We've been composting a long time now, way back to when I was certified as a Master Composter in the early 90s. As part of Marin's efforts to reduce the waste stream, the County created the program, patterned on the Master Gardeners, to train compost educators and activists. For a couple of years I gave compost classes around Marin on the weekends, teaching people how, and how to love worms.
In terms of our own operation, we started small at our old house, two big yard-waste bins out back and a worm-box in the kitchen. I know that might not sound small, especially to those who don't have a yard, but it felt small. And certainly part of what we looked for when we moved was both garden and compost space. So at this house, we graduated to a three-bin active yard-waste system, a passive two-bin in the very back of the yard for woody stuff that needed to sit longer, and a worm bin for our food scraps. We've been composting such a long time that it's just a normal part of our little suburban farmer routine. But I do love it and can still get worked up about how cool it is (July 08, and more recently January 10).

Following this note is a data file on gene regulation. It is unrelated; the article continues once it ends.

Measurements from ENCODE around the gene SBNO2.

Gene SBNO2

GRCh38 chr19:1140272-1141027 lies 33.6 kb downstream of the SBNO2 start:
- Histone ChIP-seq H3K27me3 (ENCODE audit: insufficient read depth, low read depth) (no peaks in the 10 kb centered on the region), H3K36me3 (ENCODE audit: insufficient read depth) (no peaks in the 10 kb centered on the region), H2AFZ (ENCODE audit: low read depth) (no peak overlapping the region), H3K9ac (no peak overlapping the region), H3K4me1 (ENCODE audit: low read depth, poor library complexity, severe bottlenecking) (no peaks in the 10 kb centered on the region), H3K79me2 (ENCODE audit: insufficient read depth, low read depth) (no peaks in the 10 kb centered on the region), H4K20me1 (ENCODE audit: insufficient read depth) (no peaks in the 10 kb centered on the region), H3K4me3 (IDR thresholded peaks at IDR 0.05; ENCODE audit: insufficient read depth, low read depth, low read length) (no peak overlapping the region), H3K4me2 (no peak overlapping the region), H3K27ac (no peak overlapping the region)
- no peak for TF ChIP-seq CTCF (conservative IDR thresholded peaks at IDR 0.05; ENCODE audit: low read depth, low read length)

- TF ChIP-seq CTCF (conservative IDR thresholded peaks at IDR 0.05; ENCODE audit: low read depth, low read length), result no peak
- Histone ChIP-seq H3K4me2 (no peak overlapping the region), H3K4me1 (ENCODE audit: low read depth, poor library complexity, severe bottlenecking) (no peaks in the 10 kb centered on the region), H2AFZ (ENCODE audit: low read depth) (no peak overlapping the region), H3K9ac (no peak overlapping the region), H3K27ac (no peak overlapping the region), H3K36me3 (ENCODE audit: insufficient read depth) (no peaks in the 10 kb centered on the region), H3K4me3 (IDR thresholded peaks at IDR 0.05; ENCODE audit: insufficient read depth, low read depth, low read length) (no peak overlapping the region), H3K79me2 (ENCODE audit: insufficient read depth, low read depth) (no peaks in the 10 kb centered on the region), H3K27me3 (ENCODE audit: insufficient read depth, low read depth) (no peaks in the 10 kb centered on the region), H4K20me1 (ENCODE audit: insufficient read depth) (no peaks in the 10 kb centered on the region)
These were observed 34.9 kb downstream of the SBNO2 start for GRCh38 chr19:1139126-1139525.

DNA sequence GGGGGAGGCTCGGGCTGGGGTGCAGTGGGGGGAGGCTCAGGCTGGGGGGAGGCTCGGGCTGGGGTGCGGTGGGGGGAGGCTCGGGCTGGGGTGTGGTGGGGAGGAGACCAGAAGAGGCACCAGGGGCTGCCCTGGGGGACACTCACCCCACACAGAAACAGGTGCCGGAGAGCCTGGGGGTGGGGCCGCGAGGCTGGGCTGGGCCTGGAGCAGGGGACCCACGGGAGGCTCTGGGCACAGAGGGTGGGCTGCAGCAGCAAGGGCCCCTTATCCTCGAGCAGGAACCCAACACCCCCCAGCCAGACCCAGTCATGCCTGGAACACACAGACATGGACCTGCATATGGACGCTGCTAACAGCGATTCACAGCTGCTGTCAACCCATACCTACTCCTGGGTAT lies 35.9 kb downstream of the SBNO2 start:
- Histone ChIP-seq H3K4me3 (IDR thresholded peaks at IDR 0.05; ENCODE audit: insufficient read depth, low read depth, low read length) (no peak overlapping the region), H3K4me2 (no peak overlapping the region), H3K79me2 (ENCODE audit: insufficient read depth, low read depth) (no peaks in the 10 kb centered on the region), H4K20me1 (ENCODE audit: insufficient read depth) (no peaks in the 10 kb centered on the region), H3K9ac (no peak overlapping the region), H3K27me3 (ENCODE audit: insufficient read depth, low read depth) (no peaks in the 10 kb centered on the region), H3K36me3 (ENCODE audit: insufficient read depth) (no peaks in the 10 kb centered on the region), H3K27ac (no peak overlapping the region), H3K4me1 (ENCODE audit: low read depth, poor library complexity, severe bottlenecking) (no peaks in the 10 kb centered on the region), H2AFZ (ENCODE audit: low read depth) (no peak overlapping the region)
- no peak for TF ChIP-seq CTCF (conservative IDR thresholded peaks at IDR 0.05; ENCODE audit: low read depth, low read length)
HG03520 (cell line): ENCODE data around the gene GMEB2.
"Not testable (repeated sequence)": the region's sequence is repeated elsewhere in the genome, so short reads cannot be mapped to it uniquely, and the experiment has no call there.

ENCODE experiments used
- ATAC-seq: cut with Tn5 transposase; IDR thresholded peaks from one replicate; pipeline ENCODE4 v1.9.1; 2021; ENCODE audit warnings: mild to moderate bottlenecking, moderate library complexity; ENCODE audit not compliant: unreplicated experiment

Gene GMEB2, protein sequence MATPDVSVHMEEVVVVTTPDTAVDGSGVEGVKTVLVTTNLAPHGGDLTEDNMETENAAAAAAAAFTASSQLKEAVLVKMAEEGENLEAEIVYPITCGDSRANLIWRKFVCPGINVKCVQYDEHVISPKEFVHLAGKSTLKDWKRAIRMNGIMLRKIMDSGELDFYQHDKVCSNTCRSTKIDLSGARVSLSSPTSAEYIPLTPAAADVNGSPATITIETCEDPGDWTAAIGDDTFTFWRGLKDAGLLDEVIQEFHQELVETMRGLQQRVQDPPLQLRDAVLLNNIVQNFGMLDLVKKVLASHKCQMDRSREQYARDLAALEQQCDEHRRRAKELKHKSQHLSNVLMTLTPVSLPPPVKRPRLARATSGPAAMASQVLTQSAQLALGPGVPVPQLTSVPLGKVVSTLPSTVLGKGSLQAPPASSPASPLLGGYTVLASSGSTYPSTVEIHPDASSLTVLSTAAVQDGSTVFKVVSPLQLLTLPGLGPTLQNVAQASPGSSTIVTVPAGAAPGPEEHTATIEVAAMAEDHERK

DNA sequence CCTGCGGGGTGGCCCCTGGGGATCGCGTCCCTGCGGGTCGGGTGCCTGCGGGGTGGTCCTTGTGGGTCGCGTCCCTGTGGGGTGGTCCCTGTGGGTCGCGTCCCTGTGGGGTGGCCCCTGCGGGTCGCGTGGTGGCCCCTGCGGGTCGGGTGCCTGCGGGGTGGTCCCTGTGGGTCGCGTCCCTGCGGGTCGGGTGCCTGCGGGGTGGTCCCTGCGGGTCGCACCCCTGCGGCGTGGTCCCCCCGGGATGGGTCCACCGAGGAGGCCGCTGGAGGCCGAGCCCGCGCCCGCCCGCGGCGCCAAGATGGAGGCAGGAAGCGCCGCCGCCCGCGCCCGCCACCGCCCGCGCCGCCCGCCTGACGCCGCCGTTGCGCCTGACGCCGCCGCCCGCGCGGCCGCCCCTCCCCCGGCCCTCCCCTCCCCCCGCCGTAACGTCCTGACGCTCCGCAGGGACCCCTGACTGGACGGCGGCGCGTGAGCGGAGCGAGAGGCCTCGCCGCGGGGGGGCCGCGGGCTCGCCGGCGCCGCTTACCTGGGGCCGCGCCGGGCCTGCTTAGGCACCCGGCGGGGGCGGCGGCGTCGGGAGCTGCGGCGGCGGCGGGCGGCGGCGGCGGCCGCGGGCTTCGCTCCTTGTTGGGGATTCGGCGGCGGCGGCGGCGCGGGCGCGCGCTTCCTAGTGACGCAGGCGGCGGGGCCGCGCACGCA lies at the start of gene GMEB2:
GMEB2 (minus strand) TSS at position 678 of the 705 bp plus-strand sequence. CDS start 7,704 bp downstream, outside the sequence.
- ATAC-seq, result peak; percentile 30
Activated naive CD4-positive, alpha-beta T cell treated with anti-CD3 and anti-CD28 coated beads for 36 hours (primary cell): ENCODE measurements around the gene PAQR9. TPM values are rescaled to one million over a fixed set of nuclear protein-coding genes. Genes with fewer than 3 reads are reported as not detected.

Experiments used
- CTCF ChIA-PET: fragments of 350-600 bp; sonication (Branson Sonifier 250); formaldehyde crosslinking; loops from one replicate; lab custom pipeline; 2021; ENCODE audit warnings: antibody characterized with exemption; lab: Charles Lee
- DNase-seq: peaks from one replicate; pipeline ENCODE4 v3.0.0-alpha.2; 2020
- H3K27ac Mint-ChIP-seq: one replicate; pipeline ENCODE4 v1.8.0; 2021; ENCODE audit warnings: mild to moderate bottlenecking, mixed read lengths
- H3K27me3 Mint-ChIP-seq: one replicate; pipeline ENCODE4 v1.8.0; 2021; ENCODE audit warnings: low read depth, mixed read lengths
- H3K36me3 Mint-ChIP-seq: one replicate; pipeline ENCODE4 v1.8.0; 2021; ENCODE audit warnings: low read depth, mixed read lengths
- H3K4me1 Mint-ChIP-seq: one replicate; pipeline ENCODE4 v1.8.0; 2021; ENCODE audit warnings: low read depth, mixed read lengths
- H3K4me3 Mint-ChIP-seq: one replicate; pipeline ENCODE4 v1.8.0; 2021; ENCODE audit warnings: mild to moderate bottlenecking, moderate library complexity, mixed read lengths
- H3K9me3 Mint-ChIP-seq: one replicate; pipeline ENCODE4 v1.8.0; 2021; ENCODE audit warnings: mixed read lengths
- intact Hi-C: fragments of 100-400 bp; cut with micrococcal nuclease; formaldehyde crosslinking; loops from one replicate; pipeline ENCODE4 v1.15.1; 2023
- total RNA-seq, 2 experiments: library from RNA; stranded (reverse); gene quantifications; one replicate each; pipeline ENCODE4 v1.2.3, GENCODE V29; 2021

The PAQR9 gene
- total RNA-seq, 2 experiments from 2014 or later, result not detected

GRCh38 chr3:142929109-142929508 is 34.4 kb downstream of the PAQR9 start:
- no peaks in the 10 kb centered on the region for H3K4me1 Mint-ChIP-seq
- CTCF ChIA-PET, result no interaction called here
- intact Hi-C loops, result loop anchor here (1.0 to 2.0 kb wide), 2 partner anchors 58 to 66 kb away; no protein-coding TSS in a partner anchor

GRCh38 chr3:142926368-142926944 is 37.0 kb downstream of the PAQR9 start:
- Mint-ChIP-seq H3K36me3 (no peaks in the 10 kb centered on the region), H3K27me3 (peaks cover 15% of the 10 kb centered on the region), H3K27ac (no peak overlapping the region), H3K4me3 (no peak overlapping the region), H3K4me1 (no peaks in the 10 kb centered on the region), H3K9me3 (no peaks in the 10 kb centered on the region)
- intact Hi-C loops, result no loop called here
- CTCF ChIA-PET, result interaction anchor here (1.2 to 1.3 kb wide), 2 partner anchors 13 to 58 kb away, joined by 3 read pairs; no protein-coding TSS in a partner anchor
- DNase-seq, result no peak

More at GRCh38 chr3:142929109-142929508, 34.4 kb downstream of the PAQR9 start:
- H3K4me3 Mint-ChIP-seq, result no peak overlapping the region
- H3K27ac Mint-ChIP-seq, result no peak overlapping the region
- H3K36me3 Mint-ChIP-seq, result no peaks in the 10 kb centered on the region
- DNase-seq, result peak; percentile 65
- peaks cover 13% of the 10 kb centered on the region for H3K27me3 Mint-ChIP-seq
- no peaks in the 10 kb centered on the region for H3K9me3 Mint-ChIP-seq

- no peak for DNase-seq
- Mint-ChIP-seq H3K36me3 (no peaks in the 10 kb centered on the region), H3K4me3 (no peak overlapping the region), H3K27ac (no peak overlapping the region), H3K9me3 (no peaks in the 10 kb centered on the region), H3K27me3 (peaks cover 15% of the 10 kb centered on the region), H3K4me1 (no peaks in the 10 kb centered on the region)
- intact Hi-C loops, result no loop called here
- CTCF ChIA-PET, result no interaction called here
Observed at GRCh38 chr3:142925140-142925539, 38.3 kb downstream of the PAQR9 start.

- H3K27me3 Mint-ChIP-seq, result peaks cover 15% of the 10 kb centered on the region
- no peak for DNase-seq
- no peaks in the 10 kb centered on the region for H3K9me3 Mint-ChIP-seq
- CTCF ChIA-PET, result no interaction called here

Over the past five years, we've taken to throwing into our compost items which we're told are biodegradable: the corn-starch ice cream spoons from the Scoop in Fairfax, potato-starch spoons from Three Twins. The spoons have been re-surfacing regularly for five years, no change at all. And our compost cooks. I haven't stuck a thermometer in there lately, but judging from how quickly we go from a three-foot pile of clippings, coffee grounds and mown grass to a 1 foot pile of glorious, sweet-smelling compost, it's hot in there. Transformation, of all but spoons, is happening.
I placed the empty bag in the middle of a pile of compost, then set about methodically layering that cake: dry stuff, green nitrogen-rich clippings, water, partially decomposed stuff from the next bin over, until that bag was buried good. My plan is to look for it whenever we turn the compost over the next 13 weeks, and take pictures of it every time, to see whether it really does break down as they say it will.
Fingers crossed that this works. If it really does, great and then perhaps they'll use that plant-based material for other applications. Yay. But it doesn't work, then I suppose the bag can keep those bomb-proof ice cream spoons company.